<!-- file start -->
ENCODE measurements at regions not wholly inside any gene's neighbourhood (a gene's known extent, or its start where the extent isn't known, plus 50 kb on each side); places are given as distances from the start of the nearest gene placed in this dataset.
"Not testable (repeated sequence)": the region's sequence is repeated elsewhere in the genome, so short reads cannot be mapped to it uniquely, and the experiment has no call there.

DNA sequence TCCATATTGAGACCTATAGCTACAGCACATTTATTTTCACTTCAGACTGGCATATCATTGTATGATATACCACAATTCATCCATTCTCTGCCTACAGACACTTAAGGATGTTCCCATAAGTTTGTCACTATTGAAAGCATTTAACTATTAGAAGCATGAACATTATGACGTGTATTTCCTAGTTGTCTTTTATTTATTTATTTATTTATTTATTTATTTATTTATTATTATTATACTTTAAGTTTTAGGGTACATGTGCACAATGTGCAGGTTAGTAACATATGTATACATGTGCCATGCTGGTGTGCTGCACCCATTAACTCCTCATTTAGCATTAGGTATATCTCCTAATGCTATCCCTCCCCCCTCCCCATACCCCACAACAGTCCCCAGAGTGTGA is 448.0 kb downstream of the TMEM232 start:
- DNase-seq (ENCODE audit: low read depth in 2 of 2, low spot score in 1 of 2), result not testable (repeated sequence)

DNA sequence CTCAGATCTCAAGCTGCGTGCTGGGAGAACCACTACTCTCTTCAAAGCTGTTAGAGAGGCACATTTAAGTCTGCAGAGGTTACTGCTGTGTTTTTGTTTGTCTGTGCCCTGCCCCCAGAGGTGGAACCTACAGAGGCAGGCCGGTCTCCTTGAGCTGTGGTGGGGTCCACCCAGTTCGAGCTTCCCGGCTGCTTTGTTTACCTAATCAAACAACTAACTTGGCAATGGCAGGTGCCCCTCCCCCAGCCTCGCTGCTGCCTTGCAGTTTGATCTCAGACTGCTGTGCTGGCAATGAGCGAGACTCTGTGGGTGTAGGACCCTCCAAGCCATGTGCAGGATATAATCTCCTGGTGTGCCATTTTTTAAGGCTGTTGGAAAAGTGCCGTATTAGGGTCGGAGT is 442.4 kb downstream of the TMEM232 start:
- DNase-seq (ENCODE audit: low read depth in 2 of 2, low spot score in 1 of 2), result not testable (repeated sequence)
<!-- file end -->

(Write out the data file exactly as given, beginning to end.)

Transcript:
ENCODE measurements at regions not wholly inside any gene's neighbourhood (a gene's known extent, or its start where the extent isn't known, plus 50 kb on each side); places are given as distances from the start of the nearest gene placed in this dataset.
"Not testable (repeated sequence)": the region's sequence is repeated elsewhere in the genome, so short reads cannot be mapped to it uniquely, and the experiment has no call there.

DNA sequence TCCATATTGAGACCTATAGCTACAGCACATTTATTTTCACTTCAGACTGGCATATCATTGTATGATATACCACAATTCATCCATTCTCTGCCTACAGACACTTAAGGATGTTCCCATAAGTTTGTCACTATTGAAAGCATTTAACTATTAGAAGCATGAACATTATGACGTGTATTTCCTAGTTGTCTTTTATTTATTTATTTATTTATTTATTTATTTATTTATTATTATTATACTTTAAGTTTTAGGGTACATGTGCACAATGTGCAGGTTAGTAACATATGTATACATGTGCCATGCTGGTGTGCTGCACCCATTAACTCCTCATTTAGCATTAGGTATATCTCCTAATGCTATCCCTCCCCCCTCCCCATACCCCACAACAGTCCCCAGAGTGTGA is 448.0 kb downstream of the TMEM232 start:
- DNase-seq (ENCODE audit: low read depth in 2 of 2, low spot score in 1 of 2), result not testable (repeated sequence)

DNA sequence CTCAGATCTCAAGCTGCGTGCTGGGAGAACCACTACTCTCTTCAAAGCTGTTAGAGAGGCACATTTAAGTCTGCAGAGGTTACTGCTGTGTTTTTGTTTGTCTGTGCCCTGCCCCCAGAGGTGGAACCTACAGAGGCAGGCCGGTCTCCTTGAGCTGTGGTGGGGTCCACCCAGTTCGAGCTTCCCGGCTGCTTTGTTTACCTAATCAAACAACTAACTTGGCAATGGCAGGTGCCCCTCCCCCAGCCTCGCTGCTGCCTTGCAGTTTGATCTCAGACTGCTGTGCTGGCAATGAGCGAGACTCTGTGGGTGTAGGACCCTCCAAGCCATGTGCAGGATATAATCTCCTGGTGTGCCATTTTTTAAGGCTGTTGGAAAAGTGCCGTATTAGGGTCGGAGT is 442.4 kb downstream of the TMEM232 start:
- DNase-seq (ENCODE audit: low read depth in 2 of 2, low spot score in 1 of 2), result not testable (repeated sequence)